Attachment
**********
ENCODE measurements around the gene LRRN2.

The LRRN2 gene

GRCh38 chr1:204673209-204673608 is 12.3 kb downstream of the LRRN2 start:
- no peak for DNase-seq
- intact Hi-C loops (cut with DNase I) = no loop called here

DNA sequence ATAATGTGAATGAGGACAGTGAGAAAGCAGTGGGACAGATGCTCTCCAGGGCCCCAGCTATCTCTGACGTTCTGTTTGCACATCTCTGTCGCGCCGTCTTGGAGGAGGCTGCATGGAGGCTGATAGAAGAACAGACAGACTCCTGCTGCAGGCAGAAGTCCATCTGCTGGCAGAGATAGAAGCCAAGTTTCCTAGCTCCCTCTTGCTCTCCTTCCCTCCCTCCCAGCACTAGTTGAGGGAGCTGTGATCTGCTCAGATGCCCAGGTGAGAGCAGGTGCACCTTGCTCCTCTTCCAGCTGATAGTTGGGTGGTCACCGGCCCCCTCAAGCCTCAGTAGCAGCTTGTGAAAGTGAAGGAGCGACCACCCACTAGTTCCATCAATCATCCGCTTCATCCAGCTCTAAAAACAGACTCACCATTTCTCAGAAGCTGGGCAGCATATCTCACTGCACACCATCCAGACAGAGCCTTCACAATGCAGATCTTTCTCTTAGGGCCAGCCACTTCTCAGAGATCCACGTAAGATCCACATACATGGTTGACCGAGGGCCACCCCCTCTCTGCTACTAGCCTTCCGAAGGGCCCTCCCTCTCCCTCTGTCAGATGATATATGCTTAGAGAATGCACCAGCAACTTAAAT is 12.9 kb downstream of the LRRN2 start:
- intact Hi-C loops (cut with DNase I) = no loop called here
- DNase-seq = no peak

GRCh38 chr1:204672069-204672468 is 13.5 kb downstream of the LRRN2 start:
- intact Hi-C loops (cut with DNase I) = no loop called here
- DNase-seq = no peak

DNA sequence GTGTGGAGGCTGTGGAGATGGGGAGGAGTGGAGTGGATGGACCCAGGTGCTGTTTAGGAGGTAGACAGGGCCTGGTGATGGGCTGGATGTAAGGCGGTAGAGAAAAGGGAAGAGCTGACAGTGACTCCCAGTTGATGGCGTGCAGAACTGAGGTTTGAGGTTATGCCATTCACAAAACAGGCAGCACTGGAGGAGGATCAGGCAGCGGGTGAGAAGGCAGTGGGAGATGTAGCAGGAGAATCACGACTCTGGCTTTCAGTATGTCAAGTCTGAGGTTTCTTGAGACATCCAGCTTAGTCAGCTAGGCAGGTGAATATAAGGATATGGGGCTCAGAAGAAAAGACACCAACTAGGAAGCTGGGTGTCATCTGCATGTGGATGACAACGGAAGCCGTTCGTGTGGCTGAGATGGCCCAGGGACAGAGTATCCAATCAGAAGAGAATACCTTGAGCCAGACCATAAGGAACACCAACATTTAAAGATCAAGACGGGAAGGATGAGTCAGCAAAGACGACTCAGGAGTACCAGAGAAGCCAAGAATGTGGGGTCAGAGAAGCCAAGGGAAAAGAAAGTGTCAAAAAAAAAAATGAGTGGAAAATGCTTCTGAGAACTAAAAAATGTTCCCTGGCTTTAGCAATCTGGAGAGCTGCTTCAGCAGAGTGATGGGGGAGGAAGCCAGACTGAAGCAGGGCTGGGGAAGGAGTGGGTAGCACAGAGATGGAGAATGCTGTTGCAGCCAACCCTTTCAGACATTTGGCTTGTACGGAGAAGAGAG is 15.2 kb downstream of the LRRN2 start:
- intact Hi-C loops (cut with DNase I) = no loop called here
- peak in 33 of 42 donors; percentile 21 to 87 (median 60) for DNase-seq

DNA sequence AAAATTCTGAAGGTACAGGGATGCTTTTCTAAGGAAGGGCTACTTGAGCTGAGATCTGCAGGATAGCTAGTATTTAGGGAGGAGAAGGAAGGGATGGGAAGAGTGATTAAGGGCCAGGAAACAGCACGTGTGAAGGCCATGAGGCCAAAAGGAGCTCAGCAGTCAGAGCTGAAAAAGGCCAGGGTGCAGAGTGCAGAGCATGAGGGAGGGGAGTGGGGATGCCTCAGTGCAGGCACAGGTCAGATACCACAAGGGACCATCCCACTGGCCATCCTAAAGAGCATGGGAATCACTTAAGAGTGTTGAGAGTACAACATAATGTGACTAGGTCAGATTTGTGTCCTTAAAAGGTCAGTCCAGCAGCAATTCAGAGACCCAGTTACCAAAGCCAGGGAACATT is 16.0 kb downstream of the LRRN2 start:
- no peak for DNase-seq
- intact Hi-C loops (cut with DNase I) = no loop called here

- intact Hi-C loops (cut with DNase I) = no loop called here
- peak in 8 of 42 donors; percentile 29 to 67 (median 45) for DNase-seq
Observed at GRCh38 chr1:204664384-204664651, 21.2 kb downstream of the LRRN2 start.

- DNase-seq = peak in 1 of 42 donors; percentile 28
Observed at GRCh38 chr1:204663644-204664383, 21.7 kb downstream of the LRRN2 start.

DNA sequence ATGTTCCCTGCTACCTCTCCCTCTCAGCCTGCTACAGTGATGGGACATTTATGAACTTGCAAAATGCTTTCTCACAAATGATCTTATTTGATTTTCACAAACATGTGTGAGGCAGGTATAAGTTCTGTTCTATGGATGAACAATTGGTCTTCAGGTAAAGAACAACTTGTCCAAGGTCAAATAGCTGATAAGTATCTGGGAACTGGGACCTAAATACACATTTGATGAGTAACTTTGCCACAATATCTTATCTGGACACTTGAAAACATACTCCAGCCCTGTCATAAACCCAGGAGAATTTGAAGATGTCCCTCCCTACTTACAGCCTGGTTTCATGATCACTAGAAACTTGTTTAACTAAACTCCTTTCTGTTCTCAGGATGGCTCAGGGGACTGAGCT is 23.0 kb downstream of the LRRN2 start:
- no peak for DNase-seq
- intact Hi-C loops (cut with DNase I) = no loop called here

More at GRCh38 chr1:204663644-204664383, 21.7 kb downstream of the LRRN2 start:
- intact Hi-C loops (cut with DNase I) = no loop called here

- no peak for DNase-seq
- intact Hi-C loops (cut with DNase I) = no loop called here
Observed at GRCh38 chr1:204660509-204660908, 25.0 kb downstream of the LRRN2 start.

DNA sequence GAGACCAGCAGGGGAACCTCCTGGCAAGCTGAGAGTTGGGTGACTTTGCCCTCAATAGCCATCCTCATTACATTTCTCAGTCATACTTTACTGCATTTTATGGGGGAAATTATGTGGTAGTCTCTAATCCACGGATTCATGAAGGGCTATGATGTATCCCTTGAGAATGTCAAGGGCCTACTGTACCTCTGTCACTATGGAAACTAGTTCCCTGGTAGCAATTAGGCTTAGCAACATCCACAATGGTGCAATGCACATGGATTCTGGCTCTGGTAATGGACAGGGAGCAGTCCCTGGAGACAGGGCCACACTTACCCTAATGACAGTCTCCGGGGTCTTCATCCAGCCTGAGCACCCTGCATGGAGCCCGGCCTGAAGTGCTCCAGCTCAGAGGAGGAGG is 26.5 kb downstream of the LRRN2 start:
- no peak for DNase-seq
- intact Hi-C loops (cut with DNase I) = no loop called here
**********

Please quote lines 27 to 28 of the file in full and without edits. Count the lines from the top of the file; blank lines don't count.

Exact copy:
- intact Hi-C loops (cut with DNase I) = no loop called here

- no peak for DNase-seq